Give the kids those damned marshmallows

3 min read


Sinterklaas is here. Mountains of chocolate everywhere. Looking at the kids walking on the streets with their goodies and wanting to eat “just one more” before dinner, I couldn’t help but to remember one of the most famous psychological experiments of all times.

The delayed gratification test, better known as “the marshmallow test”. It started in the 1960’s, at Stanford University. Professors Walter Mischel and Dr. Ebbe Ebbesen started to work with children. (I’ll just give a short introduction, you can read a lot more about it here or on Wikipedia.) During the experiments, children were led to a room with a table and chair and … a marshmallow (or cookies and/or pretzels). And they were told that if the marshmallow remains intact as long as the researcher is not in the room, they’ll get another one. If you want to have fun, just check a few videos about kids trying hard not to touch the marshmallow on Youtube.

At the end, some succeeded, some failed.

The researchers followed the lives of the children for many years and they found that those who were able to resists the temptation (to delay the gratification) were more successful in life, ended up having higher SAT scores, had lower body mass index or lower level of substance abuse, just to name a few ups.

The answer seems obvious: if you have good self-control and can delay gratification, you’ll succeed. It’s all about your character. Character is destiny.

The problem with this test is that it might not be true. (No, not like the other famous Stanford experiment with prisoners: this one has not been tampered with. Just the results and underlying causes were misunderstood.)

Another test at the University of Rochester showed that those kids, who, with previous tricks, were “conditioned” to believe that they’ll indeed get the marshmallows (e.g. because in an earlier round they were promised AND given stickers), were much better in restraining themselves than those who had no such experience (for example, because the researcher promised the stickers but failed to bring them). The “reliable” tester group waited four times longer than the other, “unreliable” group.

So, this test showed that delaying works only for those who know (or believe) for sure that they’ll get their reward. The effect of the environment, you could say.

Even bigger blow to the experiment was a more recent repetition at New York University with a larger and more diverse sample. (You can read about it in detail at Smithsonianmag or at The Atlantic.) They didn’t only test the children. They also checked their backgrounds.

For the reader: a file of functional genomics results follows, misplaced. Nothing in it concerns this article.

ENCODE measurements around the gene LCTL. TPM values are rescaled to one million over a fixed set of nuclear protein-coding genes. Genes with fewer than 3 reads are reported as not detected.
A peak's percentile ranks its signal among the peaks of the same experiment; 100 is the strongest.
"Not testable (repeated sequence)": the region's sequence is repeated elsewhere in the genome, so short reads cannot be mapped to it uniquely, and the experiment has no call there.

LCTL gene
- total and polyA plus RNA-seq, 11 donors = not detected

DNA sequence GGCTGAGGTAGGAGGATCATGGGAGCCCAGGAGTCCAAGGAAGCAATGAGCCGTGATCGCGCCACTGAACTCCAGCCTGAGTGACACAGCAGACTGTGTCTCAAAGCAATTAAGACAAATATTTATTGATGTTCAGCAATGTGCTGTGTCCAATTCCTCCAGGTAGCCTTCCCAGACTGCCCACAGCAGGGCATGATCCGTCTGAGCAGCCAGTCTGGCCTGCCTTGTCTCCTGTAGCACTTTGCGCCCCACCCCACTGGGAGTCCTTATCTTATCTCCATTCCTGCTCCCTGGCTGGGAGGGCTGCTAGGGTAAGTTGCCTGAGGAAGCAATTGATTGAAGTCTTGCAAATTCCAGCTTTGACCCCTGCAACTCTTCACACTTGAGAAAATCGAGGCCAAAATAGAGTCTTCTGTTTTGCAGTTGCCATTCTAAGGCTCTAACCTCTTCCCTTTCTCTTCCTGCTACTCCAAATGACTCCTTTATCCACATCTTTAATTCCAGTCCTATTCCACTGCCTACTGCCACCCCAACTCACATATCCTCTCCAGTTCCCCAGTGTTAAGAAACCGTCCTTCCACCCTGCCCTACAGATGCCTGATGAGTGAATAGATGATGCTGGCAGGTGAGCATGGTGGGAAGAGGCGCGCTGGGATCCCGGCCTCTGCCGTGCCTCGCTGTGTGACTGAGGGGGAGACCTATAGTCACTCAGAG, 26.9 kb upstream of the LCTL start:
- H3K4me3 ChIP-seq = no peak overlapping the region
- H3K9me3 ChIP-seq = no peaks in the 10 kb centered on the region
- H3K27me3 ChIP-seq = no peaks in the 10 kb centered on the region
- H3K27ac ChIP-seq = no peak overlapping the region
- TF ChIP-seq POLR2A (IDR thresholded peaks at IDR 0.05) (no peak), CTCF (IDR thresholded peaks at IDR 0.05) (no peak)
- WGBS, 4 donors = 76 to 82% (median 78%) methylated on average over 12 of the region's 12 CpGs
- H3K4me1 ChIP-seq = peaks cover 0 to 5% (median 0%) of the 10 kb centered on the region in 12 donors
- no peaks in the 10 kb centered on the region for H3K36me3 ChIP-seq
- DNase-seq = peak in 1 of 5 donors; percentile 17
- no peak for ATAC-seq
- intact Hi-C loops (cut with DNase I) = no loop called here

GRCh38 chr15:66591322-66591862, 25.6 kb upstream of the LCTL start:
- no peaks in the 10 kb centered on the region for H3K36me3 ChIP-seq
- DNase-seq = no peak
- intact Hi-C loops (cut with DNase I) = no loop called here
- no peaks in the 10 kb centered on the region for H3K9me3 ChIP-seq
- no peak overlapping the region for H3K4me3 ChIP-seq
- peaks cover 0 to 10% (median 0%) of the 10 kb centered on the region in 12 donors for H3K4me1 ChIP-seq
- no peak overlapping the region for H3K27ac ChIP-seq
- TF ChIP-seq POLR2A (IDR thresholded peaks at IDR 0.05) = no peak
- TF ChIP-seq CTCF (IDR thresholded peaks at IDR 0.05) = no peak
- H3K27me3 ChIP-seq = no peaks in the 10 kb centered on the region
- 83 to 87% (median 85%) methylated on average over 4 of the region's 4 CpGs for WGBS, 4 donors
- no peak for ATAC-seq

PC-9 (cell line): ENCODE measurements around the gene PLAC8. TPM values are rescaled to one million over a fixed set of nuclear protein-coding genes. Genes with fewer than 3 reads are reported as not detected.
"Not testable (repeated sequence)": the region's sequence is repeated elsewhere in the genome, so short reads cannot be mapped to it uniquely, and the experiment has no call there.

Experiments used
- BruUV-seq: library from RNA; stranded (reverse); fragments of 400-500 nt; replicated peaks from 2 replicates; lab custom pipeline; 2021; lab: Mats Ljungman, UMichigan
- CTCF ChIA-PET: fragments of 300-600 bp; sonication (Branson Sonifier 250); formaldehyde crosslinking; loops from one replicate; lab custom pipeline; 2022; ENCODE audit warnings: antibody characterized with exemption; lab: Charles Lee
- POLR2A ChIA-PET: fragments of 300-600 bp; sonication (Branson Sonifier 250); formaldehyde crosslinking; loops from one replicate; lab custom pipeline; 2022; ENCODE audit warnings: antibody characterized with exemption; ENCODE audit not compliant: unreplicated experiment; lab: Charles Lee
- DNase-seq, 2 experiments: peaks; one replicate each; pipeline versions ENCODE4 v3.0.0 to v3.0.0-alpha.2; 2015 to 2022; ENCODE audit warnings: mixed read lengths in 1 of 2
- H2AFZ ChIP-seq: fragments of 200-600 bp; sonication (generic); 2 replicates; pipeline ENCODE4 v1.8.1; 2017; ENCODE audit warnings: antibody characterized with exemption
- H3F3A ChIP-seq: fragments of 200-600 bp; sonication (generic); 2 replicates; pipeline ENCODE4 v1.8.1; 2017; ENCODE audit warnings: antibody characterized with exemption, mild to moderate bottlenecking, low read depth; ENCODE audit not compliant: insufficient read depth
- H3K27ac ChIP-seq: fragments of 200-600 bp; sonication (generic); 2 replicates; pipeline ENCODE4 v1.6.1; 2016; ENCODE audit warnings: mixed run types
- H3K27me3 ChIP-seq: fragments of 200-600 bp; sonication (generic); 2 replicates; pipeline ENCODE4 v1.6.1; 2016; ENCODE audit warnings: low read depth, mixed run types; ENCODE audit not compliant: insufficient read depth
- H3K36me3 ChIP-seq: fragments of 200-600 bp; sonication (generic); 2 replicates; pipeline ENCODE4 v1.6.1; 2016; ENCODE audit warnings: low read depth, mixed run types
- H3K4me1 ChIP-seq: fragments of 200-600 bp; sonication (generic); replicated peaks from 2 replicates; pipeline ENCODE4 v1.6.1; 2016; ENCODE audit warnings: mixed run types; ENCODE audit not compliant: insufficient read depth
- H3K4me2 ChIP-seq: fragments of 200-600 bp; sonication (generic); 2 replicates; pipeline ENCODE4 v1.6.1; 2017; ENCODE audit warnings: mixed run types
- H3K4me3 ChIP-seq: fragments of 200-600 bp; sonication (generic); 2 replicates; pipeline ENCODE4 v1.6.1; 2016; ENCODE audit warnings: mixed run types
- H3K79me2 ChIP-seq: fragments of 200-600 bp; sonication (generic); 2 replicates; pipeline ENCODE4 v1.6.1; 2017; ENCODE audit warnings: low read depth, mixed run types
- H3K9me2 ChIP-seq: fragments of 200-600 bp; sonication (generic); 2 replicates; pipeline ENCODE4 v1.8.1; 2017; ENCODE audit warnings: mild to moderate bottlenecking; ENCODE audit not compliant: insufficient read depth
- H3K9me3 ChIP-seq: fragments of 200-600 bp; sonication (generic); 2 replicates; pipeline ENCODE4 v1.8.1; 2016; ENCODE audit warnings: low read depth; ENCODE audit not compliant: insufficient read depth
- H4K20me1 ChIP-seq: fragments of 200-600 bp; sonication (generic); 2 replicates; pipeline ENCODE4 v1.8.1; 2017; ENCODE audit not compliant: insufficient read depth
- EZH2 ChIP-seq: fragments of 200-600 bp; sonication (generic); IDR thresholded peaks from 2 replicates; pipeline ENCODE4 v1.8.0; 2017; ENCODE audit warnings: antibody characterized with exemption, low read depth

It turned out that success was rather the result of socioeconomic status, family background and home environment. In fact, if we take these into account, differences in the ability to delay gratification do not necessarily translate into meaningful differences later in life. 

Amongst participants whose mothers had college degrees, high standardized test scores and reports of good behavior were not significantly associated with whether one held out for the second marshmallow. To put it simply: kids with better family backgrounds were more successful in life even if they ate the damned thing within a second the researcher left the room.

As for the poorer kids: “for them, daily life holds fewer guarantees: There might be food in the pantry today, but there might not be tomorrow, so there is a risk that comes with waiting. For them, self-control alone couldn’t overcome the disadvantages. (…) Meanwhile, for kids who come from households headed by parents who are better educated and earn more money, it’s typically easier to delay gratification: Experience tends to tell them that adults have the resources and financial stability to keep the pantry well stocked. And even if these children don’t delay gratification, they can trust that things will all work out in the end—that even if they don’t get the second marshmallow, they can probably count on their parents to take them out for ice cream instead.”

And what has this to do with EU, politics and real world stuff?

Exchange the participants. Instead of the researchers imagine the EU, at the place of the kids the Western Balkans and replace the marshmallows with EU accession.

Poor kids, sorry, states on the Western Balkans might not be motivated to hold on for long for many reasons. And it’s not about their character. Nor about their sheer willpower. Those countries have very different backgrounds (historically and politically) and economic possibilities than their more fortunate Western-European counterparts. The environment, the continuous delays in EU accession, drive them towards the unreliables. The physical environment, geography, might be their destiny (as Johannes Hahn said a few months ago), but it destines them to be in a less advantageous, less predictable position.

So, we either give them that much desired marshmallow (argh, accession) and seek other, more relevant and meaningful ways to make sure that they’ll grow up to be successful adults. Or we acknowledge (and do it out loud) that the experiment failed and they’ll never get their rewards. But we shouldn’t experiment with them any longer. Because that’s not ethical.

My, more articulate and “political”, arguments for the enlargement coming up next….

Leave a Reply

Your email address will not be published. Required fields are marked *

This website uses cookies to provide user authentication. Please indicate whether you consent to our site placing cookies on your device and agree with our Privacy Policy. To find out more, please read our Privacy and Cookie Policy